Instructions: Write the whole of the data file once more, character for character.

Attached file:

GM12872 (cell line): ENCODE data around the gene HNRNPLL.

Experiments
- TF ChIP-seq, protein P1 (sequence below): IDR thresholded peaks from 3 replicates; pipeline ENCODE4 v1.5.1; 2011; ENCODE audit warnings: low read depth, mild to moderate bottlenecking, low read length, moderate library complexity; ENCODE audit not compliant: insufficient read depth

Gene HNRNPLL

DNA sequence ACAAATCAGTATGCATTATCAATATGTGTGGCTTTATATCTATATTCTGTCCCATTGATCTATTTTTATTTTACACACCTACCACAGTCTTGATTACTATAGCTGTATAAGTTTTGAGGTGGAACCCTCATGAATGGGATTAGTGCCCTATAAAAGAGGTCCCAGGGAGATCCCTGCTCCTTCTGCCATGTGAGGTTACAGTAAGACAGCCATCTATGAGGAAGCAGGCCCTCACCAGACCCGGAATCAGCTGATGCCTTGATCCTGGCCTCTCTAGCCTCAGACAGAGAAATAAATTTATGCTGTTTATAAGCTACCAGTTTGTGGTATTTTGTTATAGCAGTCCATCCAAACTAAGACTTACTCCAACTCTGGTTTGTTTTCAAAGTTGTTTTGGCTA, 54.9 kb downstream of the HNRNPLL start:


GM12872 (cell line): ENCODE data around the gene HNRNPLL.

Experiments
- TF ChIP-seq, protein P1 (sequence below): IDR thresholded peaks from 3 replicates; pipeline ENCODE4 v1.5.1; 2011; ENCODE audit warnings: low read depth, mild to moderate bottlenecking, low read length, moderate library complexity; ENCODE audit not compliant: insufficient read depth

Gene HNRNPLL

DNA sequence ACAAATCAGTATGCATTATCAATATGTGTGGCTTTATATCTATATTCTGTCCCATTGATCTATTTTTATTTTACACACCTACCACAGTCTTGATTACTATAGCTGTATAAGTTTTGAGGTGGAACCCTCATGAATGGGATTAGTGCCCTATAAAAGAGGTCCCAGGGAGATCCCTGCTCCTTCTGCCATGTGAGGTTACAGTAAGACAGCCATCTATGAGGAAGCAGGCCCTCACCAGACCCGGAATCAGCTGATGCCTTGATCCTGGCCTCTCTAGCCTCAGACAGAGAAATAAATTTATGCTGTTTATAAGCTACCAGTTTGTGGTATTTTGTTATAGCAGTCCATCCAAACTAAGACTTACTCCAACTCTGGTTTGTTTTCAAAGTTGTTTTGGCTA, 54.9 kb downstream of the HNRNPLL start: